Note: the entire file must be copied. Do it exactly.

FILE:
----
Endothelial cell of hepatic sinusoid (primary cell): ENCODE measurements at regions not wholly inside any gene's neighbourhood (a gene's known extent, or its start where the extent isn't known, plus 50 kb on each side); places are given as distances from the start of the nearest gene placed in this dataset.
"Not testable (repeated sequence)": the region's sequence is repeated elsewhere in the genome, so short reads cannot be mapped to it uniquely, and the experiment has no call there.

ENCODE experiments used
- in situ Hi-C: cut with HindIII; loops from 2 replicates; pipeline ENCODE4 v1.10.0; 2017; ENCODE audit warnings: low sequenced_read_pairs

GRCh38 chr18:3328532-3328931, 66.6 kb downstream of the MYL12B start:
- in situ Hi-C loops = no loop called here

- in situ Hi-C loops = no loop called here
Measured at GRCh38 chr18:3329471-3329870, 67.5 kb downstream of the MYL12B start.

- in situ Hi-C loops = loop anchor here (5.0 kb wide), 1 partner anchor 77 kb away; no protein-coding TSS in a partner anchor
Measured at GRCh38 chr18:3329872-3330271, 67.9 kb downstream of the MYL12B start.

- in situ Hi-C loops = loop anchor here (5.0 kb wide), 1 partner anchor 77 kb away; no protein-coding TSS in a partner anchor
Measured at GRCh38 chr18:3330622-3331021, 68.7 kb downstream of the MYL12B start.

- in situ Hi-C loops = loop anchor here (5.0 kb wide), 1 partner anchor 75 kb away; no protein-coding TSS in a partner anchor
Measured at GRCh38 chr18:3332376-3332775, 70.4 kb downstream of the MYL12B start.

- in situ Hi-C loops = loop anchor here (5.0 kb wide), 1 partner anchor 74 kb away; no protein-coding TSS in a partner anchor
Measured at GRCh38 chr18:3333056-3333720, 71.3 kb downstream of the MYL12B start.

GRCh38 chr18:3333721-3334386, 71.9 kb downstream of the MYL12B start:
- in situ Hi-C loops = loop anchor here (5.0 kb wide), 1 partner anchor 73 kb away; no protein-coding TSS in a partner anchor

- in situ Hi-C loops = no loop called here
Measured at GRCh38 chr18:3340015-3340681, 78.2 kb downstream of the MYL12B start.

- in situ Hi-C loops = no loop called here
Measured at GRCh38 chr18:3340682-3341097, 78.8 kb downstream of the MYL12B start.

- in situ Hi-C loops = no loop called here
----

Endothelial cell of hepatic sinusoid (primary cell): ENCODE measurements at regions not wholly inside any gene's neighbourhood (a gene's known extent, or its start where the extent isn't known, plus 50 kb on each side); places are given as distances from the start of the nearest gene placed in this dataset.
"Not testable (repeated sequence)": the region's sequence is repeated elsewhere in the genome, so short reads cannot be mapped to it uniquely, and the experiment has no call there.

ENCODE experiments used
- in situ Hi-C: cut with HindIII; loops from 2 replicates; pipeline ENCODE4 v1.10.0; 2017; ENCODE audit warnings: low sequenced_read_pairs

GRCh38 chr18:3328532-3328931, 66.6 kb downstream of the MYL12B start:
- in situ Hi-C loops = no loop called here

- in situ Hi-C loops = no loop called here
Measured at GRCh38 chr18:3329471-3329870, 67.5 kb downstream of the MYL12B start.

- in situ Hi-C loops = loop anchor here (5.0 kb wide), 1 partner anchor 77 kb away; no protein-coding TSS in a partner anchor
Measured at GRCh38 chr18:3329872-3330271, 67.9 kb downstream of the MYL12B start.

- in situ Hi-C loops = loop anchor here (5.0 kb wide), 1 partner anchor 77 kb away; no protein-coding TSS in a partner anchor
Measured at GRCh38 chr18:3330622-3331021, 68.7 kb downstream of the MYL12B start.

- in situ Hi-C loops = loop anchor here (5.0 kb wide), 1 partner anchor 75 kb away; no protein-coding TSS in a partner anchor
Measured at GRCh38 chr18:3332376-3332775, 70.4 kb downstream of the MYL12B start.

- in situ Hi-C loops = loop anchor here (5.0 kb wide), 1 partner anchor 74 kb away; no protein-coding TSS in a partner anchor
Measured at GRCh38 chr18:3333056-3333720, 71.3 kb downstream of the MYL12B start.

GRCh38 chr18:3333721-3334386, 71.9 kb downstream of the MYL12B start:
- in situ Hi-C loops = loop anchor here (5.0 kb wide), 1 partner anchor 73 kb away; no protein-coding TSS in a partner anchor

- in situ Hi-C loops = no loop called here
Measured at GRCh38 chr18:3340015-3340681, 78.2 kb downstream of the MYL12B start.

- in situ Hi-C loops = no loop called here
Measured at GRCh38 chr18:3340682-3341097, 78.8 kb downstream of the MYL12B start.

- in situ Hi-C loops = no loop called here